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Different Strokes for Different Folks

There is much to learn when starting out in golf that relates to the rules and the type of events played.  It can be very daunting, no one is expected to know it all from the beginning.

To help you get your head around them, I’ve made a list of common events played at club level. Out of this lot I’d say the easiest events to grow your confidence from are 4BBBs, Irish Team and Stableford events. Whatever the circumstance, please don’t be shy to ask for advice from your local PGA Professional.

Stroke

In stroke play, the golfer counts each shot taken on a hole until the ball is holed out.  These strokes are written down on the scorecard and added together to get the gross score for the round. A player’s handicap is then taken off the total and the nett score is recorded.

Stableford

Stableford is the most popular way of scoring at club level. It is a stress-free competition, where if you have a bad hole, you can pick up and go to the next. A player will look at the stroke index of each hole which determines how many extra shots you get to play to your own par for that hole. If you play one shot better than that you get 3 points, 2 shots better receive 4 points and if you play one over your par you get 1 point. You should aim to score 36 points during a round of 18 holes i.e. 2 points per hole.  The more points you have the better you’ve played.

Par

A par event is a common game played and similar to a Stableford event, where a ball can be picked up if you have a bad hole and a wipe ‘-‘ is recorded.  You receive shots on holes related to your handicap and the stroke index of the hole. If you play better than your handicap on the hole it is recorded as a ‘+’ sign. If you play to your handicap, you receive a ‘0’. At the end of the round the plus and minus signs are added and the nett result written is as so many ‘up’, ‘down’ or ‘all square’.

4BBB

In a 4BBB two players play as partners for the day. They use their individual handicap on each hole.  The player who has the best hole compared to their handicap is entered onto the pair’s scorecard for that hole. The pair with the highest points for the day is deemed the winner.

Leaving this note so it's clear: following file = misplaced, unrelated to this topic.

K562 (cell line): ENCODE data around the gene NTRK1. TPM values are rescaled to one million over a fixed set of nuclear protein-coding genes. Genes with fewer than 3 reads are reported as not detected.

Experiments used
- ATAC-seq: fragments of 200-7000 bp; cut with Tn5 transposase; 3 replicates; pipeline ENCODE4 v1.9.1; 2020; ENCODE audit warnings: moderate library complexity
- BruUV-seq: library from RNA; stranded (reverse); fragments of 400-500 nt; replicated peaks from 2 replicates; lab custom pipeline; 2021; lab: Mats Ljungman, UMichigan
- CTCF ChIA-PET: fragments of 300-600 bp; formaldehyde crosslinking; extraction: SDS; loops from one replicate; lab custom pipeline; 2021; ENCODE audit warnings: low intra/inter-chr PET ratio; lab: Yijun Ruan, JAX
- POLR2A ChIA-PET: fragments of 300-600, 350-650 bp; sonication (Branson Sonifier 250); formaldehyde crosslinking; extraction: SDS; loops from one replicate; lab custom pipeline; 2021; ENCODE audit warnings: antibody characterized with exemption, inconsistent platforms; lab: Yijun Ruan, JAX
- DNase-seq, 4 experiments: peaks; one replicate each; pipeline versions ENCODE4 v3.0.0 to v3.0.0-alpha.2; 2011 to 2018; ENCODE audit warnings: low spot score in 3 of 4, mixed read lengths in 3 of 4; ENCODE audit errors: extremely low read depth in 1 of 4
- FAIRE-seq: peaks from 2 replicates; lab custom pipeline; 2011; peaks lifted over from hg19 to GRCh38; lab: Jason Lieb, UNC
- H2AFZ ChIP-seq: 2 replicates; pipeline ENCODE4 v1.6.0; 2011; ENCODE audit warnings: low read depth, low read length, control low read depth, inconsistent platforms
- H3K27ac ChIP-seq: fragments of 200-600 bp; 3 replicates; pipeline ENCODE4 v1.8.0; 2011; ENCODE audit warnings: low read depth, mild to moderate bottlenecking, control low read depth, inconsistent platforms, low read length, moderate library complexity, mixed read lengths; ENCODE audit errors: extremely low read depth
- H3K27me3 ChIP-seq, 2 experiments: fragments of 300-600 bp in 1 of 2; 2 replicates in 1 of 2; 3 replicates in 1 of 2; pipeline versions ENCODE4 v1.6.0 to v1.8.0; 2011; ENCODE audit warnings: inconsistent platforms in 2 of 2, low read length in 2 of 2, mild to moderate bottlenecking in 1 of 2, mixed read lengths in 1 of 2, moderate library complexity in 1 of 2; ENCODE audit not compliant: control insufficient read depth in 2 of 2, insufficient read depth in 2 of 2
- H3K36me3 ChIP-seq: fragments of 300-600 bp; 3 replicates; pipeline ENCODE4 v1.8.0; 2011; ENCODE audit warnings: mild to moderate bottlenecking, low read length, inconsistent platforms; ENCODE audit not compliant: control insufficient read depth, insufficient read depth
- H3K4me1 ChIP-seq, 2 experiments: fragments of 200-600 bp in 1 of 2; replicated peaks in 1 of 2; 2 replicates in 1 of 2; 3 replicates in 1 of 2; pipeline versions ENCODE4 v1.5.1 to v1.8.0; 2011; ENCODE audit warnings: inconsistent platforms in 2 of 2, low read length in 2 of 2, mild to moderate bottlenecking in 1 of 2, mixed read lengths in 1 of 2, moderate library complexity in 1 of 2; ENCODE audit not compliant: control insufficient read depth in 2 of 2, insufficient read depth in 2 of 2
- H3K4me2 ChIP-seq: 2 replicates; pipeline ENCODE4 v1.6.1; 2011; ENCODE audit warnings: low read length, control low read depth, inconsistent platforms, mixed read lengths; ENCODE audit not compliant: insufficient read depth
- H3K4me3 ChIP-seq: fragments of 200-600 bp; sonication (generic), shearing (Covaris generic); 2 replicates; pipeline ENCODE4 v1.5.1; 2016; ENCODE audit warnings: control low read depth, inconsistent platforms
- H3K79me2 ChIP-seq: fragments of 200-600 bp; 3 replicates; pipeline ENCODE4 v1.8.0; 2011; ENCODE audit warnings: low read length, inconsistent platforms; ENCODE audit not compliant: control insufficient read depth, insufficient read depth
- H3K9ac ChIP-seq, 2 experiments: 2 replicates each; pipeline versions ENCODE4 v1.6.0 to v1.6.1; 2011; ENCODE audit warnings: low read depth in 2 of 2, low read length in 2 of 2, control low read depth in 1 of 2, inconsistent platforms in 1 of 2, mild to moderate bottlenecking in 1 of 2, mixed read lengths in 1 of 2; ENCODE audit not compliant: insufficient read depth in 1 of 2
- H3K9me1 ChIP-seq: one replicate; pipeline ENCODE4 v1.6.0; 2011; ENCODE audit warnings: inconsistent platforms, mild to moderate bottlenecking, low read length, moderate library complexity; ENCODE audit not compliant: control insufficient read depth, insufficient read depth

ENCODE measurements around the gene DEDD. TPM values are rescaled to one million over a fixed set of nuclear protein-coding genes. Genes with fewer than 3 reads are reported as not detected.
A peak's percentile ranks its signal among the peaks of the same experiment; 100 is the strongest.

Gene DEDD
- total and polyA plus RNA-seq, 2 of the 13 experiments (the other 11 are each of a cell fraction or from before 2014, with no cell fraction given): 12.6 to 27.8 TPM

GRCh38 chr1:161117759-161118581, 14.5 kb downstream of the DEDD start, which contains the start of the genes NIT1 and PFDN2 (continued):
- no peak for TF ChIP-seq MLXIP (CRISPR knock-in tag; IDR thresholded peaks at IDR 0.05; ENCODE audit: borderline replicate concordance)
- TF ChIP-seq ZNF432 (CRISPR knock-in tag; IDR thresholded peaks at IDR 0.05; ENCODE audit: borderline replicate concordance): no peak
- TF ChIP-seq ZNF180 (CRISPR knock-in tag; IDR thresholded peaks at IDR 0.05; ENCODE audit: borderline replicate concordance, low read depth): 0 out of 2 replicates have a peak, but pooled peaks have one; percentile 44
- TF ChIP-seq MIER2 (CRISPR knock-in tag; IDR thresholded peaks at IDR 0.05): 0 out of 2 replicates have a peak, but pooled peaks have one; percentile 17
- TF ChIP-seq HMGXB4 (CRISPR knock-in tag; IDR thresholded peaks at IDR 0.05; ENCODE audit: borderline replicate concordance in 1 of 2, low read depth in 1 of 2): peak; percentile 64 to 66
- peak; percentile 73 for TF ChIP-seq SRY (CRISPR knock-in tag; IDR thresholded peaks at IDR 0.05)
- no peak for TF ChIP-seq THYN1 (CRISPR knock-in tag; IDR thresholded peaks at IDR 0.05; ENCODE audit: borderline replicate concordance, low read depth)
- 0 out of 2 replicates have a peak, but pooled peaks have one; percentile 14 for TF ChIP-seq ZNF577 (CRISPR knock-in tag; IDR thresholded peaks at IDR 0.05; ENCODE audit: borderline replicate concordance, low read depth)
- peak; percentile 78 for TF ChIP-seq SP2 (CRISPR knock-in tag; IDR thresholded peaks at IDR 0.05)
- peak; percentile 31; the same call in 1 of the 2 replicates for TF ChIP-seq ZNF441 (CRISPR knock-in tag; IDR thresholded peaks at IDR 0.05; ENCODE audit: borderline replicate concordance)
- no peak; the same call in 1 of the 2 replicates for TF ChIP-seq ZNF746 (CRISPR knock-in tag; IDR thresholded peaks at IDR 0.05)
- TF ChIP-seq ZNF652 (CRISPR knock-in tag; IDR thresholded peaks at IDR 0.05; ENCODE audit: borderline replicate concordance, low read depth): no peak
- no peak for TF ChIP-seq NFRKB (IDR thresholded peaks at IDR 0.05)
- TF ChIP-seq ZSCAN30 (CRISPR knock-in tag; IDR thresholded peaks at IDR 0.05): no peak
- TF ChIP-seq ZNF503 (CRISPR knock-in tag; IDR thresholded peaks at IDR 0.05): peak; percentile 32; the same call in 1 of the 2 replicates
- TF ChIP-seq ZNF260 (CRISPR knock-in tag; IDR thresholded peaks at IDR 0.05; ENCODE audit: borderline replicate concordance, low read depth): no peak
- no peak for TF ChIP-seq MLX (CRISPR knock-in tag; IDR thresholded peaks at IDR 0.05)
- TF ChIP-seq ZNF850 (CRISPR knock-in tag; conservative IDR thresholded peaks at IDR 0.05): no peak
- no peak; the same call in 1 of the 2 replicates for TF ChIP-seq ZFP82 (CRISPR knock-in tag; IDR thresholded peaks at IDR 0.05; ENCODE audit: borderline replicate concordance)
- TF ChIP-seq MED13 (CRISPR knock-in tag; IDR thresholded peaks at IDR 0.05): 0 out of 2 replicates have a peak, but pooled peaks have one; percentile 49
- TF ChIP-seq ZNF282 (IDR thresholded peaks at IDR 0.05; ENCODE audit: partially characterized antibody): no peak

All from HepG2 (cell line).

Foursomes

This game is played in teams of two, using only one ball per team, and taking alternate shots until the hole is completed. Team members take turns in teeing off on each hole e.g. one player will tee off on the odd-numbered holes, and the other on even-numbered holes. The Team with the lowest total for the day wins the competition.

Irish Team Events

These team events are played in a variety of formats and will be stated in the rules for the day.    Each player plays their own ball, and the group will generally play a Stableford or Par event. The scores of a predetermined number of team members per hole are combined for one team score. For example; if the two best scores are being counted on a given hole, and those scores are a 3 and a 2 in Stableford, then the team score on that hole is 5.

Ambrose

An Ambrose event is quite a relaxed format and commonly used for corporate golf days and charity events. It can be played in teams of two, three or four players. Each player tees off, the best drive is chosen, and that ball’s position is marked. The other players pick up their balls and play their next shot from the marked position. The team again choose the best shot and this process continues until the ball is holed. The strokes taken on each hole are recorded on the scorecard and the team with the lowest total wins. Note: this event format is commonly known as a Scramble too.

Matchplay

Match play is a form of play where a player competes directly against an opponent in a head-to-head match. Scoring consists of individual holes won, halved or lost.  You win a hole by completing it in the fewest number of strokes, and you win a match when you are winning by more holes than remain to be played.

Article by Cherie Alison, certified PGA Professional (advanced in Game Development and Coaching). Head Professional at Cronulla Golf Club.  

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www.alisongolf.com.au

 


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